AI ethics board in US DOJ would advise on facial recognition deployment
It’s difficult to know if news of an AI compliance board in the U.S. government is progress or more hand-waving. Members would review legal and ethics compliance when using facial recognition and related algorithms for law enforcement.
According to reporting by trade publication GovInfoSecurity, the Department of Justice will create the board to advise department officials on ethically and lawfully using AI, including biometrics.
Lisa Monaco, deputy attorney general, reportedly told a gathering of data security insiders this week that law enforcement and national security investigations can be done in ways that are respectful of Constitutional rights. Board members will steer decisionmakers in that direction and act as a clearinghouse for AI best practices.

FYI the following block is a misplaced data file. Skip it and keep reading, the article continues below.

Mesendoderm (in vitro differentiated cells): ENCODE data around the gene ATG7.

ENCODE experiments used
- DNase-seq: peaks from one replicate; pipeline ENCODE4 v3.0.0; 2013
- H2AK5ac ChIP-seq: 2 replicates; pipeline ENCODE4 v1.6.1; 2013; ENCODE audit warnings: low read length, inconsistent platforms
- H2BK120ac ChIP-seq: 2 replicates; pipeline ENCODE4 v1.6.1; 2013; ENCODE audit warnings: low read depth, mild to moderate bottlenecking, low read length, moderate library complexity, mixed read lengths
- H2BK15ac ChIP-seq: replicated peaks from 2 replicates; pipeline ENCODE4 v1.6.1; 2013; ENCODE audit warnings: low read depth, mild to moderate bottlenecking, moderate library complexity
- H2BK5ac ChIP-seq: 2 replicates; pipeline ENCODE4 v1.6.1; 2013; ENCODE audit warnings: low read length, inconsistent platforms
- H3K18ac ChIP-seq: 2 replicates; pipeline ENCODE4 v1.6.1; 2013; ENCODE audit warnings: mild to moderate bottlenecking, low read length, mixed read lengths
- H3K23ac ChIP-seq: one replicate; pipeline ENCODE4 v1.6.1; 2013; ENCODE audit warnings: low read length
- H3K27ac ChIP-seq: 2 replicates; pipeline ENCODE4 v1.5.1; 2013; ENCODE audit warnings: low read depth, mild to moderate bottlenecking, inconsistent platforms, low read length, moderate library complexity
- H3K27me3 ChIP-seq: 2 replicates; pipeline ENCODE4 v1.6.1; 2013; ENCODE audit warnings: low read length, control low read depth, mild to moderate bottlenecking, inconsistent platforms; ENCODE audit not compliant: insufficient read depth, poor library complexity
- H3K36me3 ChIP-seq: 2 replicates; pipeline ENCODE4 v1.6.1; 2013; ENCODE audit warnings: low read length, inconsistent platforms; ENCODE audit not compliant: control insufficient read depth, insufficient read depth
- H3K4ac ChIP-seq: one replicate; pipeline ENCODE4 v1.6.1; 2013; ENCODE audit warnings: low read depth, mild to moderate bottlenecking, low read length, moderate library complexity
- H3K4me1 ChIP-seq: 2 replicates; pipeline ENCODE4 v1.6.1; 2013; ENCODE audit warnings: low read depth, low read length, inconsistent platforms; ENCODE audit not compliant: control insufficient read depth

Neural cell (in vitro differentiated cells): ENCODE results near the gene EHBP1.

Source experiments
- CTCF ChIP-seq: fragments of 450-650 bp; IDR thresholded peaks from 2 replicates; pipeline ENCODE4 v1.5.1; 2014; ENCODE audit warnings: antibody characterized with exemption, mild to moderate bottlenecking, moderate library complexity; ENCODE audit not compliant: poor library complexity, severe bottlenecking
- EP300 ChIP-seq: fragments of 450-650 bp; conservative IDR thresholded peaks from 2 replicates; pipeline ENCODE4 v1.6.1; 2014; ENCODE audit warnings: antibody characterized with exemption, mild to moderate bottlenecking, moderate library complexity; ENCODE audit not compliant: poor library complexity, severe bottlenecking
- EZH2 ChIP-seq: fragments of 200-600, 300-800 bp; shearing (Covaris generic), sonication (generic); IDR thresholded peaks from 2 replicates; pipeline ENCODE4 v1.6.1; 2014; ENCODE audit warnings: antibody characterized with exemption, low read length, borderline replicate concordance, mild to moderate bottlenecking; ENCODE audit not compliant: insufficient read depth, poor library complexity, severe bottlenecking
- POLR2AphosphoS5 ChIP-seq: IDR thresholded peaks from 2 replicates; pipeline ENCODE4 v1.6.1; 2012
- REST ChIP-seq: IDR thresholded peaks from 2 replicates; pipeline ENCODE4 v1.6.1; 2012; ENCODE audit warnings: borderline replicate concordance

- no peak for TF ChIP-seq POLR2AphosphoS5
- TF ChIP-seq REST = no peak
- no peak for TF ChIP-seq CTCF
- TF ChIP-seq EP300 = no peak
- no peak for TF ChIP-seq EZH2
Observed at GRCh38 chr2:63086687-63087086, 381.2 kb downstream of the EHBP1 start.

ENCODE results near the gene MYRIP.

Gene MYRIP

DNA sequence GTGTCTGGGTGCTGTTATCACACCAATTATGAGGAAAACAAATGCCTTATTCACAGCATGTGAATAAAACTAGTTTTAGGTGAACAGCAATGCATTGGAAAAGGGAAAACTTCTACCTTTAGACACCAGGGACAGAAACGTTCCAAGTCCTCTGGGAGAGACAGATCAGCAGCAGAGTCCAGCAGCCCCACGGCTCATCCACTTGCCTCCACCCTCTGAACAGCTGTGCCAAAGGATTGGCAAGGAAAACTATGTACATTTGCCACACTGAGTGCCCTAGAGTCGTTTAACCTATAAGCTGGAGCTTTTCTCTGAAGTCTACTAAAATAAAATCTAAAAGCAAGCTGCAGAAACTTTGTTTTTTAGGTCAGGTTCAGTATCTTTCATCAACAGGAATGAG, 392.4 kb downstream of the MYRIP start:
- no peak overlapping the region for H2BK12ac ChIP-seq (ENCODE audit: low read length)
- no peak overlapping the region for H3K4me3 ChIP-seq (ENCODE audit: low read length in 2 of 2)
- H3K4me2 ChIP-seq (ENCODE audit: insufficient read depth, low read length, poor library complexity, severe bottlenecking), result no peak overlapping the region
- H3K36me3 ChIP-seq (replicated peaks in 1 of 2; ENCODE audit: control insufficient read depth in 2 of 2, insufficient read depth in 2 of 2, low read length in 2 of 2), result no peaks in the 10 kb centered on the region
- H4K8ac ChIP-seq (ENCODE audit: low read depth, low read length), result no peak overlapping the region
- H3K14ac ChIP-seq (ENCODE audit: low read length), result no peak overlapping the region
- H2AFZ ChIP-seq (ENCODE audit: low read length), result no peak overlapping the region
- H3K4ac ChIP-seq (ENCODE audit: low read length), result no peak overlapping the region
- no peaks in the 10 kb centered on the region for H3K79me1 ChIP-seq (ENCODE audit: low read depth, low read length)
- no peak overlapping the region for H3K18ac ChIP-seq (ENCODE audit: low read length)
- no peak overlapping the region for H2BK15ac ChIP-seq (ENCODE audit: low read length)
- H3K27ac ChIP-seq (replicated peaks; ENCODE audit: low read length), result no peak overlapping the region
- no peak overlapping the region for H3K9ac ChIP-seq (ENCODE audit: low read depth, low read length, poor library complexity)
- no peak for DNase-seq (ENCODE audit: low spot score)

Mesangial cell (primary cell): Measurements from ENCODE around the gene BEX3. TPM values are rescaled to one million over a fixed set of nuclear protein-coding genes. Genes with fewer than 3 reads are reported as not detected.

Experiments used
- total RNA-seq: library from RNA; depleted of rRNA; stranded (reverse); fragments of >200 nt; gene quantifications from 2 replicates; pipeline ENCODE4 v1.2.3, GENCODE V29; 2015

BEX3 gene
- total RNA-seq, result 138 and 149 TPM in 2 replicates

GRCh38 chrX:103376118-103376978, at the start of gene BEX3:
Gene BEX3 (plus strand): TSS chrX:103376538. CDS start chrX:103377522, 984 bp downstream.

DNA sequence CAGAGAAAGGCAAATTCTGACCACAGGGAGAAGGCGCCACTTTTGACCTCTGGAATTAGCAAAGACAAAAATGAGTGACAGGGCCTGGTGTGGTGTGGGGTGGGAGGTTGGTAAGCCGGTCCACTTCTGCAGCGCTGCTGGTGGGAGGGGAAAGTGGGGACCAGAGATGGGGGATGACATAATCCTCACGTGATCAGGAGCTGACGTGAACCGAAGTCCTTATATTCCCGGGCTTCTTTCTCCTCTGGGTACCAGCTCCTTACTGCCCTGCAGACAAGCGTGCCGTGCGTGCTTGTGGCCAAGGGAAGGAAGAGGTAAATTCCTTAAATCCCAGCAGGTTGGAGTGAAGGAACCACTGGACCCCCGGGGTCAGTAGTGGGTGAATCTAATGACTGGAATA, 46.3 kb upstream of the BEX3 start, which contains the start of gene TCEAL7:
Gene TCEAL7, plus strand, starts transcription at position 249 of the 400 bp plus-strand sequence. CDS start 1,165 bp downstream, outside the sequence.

If the board is formed – no deadlines or expectations are discussed – it might need a dedicated committee just to stay abreast of what is happening with facial recognition deployments and legislation.
There are multiple efforts in federal and state government to lay down tracks for biometric identification and surveillance programs. Results have been uneven and isolated, according to government watchdogs.
The closest the U.S. has gotten to its AI goal – comprehensive, consistent and effective rules for federal staff – is an executive order last month. The White House is involving the National Institute of Standards and Technology, and the departments of Homeland Security, Commerce and Energy to attain its goal.